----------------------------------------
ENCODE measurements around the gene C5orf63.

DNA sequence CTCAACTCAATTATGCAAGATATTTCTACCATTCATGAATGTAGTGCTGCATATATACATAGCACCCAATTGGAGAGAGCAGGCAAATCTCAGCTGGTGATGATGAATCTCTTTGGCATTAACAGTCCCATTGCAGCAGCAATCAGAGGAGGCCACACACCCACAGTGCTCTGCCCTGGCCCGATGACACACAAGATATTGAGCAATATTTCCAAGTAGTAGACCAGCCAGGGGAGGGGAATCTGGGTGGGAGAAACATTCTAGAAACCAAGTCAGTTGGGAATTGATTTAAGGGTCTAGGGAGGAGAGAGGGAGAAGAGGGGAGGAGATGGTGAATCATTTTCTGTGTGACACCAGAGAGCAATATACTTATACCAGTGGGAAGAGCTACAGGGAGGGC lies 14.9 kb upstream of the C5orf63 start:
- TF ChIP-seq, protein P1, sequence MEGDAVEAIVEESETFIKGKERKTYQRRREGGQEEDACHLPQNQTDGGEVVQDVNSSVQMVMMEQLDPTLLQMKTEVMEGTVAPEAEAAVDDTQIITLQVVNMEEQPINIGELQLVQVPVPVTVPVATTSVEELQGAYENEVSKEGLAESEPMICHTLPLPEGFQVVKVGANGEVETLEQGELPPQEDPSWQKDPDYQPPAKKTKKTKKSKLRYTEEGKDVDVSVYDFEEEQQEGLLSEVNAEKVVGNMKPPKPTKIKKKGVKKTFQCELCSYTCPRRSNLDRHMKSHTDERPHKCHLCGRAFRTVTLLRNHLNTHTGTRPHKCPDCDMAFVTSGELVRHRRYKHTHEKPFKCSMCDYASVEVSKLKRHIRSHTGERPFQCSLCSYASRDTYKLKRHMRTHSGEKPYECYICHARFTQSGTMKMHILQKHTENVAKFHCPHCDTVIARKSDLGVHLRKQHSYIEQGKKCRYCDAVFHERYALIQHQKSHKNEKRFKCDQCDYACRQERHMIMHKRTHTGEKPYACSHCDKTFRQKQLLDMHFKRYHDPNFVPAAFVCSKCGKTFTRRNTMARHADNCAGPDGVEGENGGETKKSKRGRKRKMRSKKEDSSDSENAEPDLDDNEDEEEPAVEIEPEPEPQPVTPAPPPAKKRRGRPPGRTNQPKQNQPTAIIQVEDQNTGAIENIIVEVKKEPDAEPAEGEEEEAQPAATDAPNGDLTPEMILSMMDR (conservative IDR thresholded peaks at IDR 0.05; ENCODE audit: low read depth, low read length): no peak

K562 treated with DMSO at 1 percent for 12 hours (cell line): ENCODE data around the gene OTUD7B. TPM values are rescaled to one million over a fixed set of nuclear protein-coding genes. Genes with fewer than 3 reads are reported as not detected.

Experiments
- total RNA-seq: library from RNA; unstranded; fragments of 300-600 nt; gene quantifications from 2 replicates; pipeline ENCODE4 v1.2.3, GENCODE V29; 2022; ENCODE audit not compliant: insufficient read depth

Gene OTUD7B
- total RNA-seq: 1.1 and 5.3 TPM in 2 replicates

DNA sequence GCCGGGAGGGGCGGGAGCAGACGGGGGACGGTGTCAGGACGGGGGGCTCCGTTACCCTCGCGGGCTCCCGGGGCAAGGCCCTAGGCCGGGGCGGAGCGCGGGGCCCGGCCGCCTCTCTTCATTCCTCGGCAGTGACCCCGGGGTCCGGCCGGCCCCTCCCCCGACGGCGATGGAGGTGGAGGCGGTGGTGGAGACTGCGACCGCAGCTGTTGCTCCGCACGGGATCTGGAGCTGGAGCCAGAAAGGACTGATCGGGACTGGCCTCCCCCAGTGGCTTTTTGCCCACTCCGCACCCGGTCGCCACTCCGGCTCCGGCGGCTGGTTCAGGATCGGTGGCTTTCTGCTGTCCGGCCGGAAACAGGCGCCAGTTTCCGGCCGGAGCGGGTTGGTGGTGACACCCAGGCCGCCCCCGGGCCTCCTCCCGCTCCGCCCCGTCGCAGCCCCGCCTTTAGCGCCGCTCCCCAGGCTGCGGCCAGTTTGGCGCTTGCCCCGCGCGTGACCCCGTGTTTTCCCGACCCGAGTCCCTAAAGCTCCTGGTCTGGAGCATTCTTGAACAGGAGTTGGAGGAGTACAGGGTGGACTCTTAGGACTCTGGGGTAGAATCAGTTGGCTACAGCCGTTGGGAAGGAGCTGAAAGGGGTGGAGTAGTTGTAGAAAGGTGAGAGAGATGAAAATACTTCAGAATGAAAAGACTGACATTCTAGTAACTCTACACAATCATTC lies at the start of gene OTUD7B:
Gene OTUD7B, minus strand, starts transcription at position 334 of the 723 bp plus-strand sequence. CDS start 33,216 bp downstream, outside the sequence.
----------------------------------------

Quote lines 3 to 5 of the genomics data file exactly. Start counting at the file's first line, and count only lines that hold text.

- TF ChIP-seq, protein P1, sequence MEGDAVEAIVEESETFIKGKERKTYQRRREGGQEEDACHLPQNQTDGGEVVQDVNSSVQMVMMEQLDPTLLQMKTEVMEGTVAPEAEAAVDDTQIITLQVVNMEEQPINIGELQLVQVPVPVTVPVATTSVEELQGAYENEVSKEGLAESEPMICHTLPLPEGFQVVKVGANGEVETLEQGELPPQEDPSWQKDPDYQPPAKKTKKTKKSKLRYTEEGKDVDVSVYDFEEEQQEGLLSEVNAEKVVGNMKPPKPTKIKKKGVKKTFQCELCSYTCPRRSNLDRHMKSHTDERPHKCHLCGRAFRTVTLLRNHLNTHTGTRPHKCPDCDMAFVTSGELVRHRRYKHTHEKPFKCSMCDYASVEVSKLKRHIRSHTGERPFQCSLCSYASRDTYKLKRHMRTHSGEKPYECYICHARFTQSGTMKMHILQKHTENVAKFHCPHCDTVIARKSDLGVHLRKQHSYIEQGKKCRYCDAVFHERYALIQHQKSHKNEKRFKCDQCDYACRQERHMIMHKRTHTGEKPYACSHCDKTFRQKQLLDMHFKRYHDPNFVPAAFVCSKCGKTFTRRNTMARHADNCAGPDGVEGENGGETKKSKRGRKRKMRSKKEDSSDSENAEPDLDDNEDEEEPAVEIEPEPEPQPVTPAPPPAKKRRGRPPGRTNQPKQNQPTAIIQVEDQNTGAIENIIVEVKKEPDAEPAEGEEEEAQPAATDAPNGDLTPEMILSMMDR (conservative IDR thresholded peaks at IDR 0.05; ENCODE audit: low read depth, low read length): no peak

K562 treated with DMSO at 1 percent for 12 hours (cell line): ENCODE data around the gene OTUD7B. TPM values are rescaled to one million over a fixed set of nuclear protein-coding genes. Genes with fewer than 3 reads are reported as not detected.

Experiments